Now, not all of us are raising kids, and some of us have already raised our kids. But these issues that relate to raising children up also apply to our own walk with God, because we are really in the same boat. What we are trying to raise are people who follow Jesus Christ and that means that puts a demand on us to follow Jesus. So whether we are raising children or not, these things apply to us if we are serious about following Jesus. If our goal is anything less than raising up our children to follow Jesus Christ, if our goal is anything less than us personally following Jesus Christ with all that we are, then we have a danger of offering to the society around us a diluted and lukewarm form of Christianity that they are just going to spit out. I hate lukewarm, diluted cola. You know you got a drink in your hand that has ice in it and it is still good and all and you leave it in the car, you leave for an hour and you come back and its this sort of funny brown liquid and its tepid. It’s no good. But if we water down our Christianity and are lukewarm in our commitment, that’s what we are offering our children and that’s what we are offering the world around us and it would not be surprising if they spit it back out, because even God says he doesn’t like that kind of Christianity. In the Book of Revelation he says, I wish it were hot or cold, but since you are lukewarm I will spit you out of my mouth. So this issue of discipleship, of really following Jesus Christ is central to who we are, our effect on the people around us and our effect on our children. And this is a critical need in the church in the United States because the research done by Geroge Barna indicates that people who call themselves Christians, evangelical Christians, statistically don’t look any different than the rest of culture in the way they handle their money, the way they handle their family life, the amount of their divorces, so many areas, and that is serious. So we need to keep our eye solidly on the goal and so I want to talk a little bit today about some of the considerations of about what it means to raise our children as disciples of Christ or to make progress ourselves as disciples.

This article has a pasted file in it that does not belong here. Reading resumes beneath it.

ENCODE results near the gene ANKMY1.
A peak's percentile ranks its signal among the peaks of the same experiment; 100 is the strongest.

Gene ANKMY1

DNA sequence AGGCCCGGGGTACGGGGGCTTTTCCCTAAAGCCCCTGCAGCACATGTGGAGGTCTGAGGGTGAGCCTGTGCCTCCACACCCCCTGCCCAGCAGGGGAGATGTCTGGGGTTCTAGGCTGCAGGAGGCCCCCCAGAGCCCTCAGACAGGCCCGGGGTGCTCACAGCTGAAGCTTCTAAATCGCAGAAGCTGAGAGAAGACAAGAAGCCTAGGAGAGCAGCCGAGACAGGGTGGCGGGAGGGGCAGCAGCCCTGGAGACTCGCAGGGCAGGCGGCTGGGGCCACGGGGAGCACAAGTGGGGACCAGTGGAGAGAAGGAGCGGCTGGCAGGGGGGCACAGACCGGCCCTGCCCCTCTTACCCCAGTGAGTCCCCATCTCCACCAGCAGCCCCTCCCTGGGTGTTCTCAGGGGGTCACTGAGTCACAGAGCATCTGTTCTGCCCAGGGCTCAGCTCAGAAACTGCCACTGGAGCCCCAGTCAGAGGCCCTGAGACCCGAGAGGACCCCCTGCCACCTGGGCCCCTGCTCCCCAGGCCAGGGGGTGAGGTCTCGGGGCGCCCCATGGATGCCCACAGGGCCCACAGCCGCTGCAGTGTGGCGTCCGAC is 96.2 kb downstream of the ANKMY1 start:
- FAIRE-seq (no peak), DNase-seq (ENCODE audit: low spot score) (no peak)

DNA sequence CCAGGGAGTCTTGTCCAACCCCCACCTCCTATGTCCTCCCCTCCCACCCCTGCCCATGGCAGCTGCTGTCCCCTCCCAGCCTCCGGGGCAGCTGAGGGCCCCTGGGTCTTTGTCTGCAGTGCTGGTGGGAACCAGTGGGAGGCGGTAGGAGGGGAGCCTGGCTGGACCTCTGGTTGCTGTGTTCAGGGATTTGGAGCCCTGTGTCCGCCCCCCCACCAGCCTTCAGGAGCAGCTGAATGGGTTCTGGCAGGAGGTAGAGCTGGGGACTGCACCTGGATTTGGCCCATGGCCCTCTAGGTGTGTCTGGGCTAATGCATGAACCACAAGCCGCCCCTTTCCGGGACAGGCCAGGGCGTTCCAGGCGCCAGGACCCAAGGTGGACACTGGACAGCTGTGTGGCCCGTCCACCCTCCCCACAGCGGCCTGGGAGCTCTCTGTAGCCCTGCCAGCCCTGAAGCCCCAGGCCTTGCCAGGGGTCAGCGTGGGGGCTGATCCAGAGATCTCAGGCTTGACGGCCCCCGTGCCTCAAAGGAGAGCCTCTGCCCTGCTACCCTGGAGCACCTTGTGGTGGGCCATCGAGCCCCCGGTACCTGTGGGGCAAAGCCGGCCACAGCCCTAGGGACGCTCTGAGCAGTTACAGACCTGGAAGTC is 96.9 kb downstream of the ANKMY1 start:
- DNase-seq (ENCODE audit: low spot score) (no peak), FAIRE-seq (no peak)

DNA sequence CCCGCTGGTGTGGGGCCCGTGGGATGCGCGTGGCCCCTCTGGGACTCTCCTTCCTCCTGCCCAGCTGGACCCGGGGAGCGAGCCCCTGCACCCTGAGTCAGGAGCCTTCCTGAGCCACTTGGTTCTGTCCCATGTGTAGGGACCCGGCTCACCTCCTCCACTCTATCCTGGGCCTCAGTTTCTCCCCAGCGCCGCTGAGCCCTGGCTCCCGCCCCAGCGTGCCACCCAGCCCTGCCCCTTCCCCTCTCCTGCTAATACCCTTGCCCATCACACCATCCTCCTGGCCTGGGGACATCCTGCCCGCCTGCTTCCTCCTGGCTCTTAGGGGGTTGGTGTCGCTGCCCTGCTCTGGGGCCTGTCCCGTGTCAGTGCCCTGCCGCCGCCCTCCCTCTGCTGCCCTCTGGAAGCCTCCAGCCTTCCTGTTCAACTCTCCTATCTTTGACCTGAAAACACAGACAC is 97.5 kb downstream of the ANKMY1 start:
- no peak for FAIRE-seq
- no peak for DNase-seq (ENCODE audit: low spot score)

The first is, our goal. Our goal is the image of Christ. And let me give you a verse for those of you who take notes and things like that. It comes from First Corinthians, Chapter 11, verse 1 and it says this,

“Follow my example as I follow the example of Christ.”

First Corinthians 11, verse 1. We are out to model something to our children and we will, whether we like it or not, model something for our children, but the issue is we are not trying to model just ourselves so that they become clones of us. We are out to follow Jesus Christ and model that so that they can be remade into Him as His image. They might have their mother’s eyes, they might have your temper, but they are supposed to be remade into the image of Christ. Now anybody who has raised children or anybody who has been a child and that includes most of us here, recognizes … I am glad some of you caught that; the rest of you talk to Andy afterwards. We don’t like the same sports, necessarily and certainly and I am talking to you parents right now, I guarantee your children won’t like the same music that you do, that’s a virtual certainty. They might not pick the same schools to go to, the same major, they might not chose the same profession and all of that is okay. The critical part is the issue of character. Who are they at heart? What have you modeled to them about character? How have you shown the image of Jesus Christ in your life? This issue of character is going to prove to be far more important than job skills for their joy and their satisfaction in this life and God knows it’s far more important when we think of eternity. So the first thing is, is that we are after the image of Christ in our lives and that is so deeply an issue of character, of faith and obedience. If that’s our goal, then what’s our foundation? Our foundation is the forgiveness that we receive in Jesus Christ.